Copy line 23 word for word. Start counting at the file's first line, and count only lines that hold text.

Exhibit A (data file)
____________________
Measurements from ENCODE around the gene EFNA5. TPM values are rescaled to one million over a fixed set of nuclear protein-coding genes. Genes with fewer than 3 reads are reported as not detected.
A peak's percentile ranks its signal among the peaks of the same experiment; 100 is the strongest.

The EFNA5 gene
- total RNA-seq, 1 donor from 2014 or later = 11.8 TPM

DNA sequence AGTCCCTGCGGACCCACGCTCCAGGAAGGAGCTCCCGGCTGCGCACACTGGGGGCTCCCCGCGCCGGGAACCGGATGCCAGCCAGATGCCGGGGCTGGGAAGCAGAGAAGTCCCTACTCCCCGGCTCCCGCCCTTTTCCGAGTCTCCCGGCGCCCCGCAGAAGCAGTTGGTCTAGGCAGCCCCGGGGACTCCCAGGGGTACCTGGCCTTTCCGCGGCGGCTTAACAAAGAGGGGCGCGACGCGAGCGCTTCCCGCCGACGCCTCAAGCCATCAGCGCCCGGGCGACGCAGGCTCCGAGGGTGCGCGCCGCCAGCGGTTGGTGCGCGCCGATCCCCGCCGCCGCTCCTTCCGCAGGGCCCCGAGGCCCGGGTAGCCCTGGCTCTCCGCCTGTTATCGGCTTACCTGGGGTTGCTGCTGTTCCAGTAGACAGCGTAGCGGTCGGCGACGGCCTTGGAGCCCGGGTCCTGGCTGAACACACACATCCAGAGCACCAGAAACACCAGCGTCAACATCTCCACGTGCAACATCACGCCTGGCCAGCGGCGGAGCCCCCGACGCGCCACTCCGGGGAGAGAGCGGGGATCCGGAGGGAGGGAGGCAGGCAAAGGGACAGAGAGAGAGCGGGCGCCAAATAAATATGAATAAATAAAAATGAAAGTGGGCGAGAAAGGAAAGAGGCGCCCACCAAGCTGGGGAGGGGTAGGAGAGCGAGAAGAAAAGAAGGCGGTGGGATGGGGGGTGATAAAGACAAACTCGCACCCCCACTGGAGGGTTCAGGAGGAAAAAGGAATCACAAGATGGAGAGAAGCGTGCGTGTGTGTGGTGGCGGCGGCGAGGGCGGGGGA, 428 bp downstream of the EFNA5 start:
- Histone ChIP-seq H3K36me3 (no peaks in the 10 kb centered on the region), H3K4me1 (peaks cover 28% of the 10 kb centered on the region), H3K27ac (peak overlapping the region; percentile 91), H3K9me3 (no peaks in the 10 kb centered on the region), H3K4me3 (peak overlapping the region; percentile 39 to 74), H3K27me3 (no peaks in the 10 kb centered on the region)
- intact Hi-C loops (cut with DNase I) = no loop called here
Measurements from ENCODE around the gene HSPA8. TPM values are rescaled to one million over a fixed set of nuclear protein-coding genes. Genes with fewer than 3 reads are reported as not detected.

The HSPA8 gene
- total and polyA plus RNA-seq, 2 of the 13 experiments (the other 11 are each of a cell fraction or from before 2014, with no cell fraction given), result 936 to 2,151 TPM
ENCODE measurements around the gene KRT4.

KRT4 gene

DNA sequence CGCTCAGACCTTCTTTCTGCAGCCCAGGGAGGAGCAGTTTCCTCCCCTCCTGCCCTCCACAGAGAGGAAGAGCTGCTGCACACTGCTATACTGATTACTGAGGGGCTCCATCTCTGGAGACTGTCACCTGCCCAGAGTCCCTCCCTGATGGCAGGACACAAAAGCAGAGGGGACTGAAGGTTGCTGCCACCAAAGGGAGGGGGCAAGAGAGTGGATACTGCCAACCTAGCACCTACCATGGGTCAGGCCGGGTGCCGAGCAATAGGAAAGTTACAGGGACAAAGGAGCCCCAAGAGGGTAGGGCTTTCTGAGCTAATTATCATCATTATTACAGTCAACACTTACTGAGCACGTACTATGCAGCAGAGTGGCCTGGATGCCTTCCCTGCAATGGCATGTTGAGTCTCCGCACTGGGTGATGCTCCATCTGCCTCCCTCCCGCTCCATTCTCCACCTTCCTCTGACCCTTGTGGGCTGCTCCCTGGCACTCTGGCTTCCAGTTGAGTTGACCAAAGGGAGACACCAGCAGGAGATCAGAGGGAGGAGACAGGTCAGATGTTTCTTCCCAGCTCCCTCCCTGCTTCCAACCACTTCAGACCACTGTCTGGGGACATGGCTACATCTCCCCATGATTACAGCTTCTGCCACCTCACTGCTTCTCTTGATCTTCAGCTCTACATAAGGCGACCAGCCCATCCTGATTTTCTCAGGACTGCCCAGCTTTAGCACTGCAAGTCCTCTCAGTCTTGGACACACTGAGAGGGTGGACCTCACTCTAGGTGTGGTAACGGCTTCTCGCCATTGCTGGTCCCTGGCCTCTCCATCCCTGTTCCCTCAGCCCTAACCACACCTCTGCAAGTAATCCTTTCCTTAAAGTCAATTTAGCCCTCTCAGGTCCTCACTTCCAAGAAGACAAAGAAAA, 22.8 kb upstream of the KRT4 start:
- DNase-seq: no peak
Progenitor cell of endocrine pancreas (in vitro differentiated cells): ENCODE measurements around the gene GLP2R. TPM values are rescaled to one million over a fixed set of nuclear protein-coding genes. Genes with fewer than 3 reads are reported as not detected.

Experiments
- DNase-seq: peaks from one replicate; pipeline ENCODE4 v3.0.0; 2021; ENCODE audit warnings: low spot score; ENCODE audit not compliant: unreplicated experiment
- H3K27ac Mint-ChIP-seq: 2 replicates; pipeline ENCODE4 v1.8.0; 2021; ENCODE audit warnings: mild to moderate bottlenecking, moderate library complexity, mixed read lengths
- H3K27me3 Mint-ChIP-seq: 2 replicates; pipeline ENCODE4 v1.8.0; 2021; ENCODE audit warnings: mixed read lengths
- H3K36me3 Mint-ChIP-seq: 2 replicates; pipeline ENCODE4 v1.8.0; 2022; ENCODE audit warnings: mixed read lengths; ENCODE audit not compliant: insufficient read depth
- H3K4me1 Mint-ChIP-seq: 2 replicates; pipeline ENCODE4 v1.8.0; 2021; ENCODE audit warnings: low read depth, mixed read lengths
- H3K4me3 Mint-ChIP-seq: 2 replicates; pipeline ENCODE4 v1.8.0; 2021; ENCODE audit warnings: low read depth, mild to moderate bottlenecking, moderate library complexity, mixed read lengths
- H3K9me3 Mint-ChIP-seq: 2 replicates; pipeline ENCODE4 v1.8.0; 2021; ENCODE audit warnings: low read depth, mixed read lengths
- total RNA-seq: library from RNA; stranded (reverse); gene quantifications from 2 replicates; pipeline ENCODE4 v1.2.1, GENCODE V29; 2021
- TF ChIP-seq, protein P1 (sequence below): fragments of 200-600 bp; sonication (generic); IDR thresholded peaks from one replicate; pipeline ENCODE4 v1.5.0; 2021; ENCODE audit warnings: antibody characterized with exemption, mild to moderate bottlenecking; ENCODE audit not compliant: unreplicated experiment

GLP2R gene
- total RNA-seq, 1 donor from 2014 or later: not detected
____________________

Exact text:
- H3K9me3 Mint-ChIP-seq: 2 replicates; pipeline ENCODE4 v1.8.0; 2021; ENCODE audit warnings: low read depth, mixed read lengths